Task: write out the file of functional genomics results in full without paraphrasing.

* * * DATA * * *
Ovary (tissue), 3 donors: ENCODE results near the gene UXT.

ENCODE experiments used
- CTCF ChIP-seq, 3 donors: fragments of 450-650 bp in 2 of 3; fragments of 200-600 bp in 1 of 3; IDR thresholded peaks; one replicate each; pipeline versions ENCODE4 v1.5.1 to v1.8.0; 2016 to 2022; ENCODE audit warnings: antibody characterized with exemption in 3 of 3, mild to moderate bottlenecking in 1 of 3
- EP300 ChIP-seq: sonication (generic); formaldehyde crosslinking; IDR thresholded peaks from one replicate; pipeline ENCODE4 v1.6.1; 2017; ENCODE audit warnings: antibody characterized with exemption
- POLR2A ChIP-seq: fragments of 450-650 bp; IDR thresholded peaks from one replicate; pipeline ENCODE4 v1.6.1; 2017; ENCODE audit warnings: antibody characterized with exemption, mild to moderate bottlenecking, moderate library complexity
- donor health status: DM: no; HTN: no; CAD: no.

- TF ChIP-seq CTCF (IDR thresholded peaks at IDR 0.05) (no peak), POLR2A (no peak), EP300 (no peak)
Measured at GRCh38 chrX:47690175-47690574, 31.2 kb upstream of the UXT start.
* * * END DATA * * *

Ovary (tissue), 3 donors: ENCODE results near the gene UXT.

ENCODE experiments used
- CTCF ChIP-seq, 3 donors: fragments of 450-650 bp in 2 of 3; fragments of 200-600 bp in 1 of 3; IDR thresholded peaks; one replicate each; pipeline versions ENCODE4 v1.5.1 to v1.8.0; 2016 to 2022; ENCODE audit warnings: antibody characterized with exemption in 3 of 3, mild to moderate bottlenecking in 1 of 3
- EP300 ChIP-seq: sonication (generic); formaldehyde crosslinking; IDR thresholded peaks from one replicate; pipeline ENCODE4 v1.6.1; 2017; ENCODE audit warnings: antibody characterized with exemption
- POLR2A ChIP-seq: fragments of 450-650 bp; IDR thresholded peaks from one replicate; pipeline ENCODE4 v1.6.1; 2017; ENCODE audit warnings: antibody characterized with exemption, mild to moderate bottlenecking, moderate library complexity
- donor health status: DM: no; HTN: no; CAD: no.

- TF ChIP-seq CTCF (IDR thresholded peaks at IDR 0.05) (no peak), POLR2A (no peak), EP300 (no peak)
Measured at GRCh38 chrX:47690175-47690574, 31.2 kb upstream of the UXT start.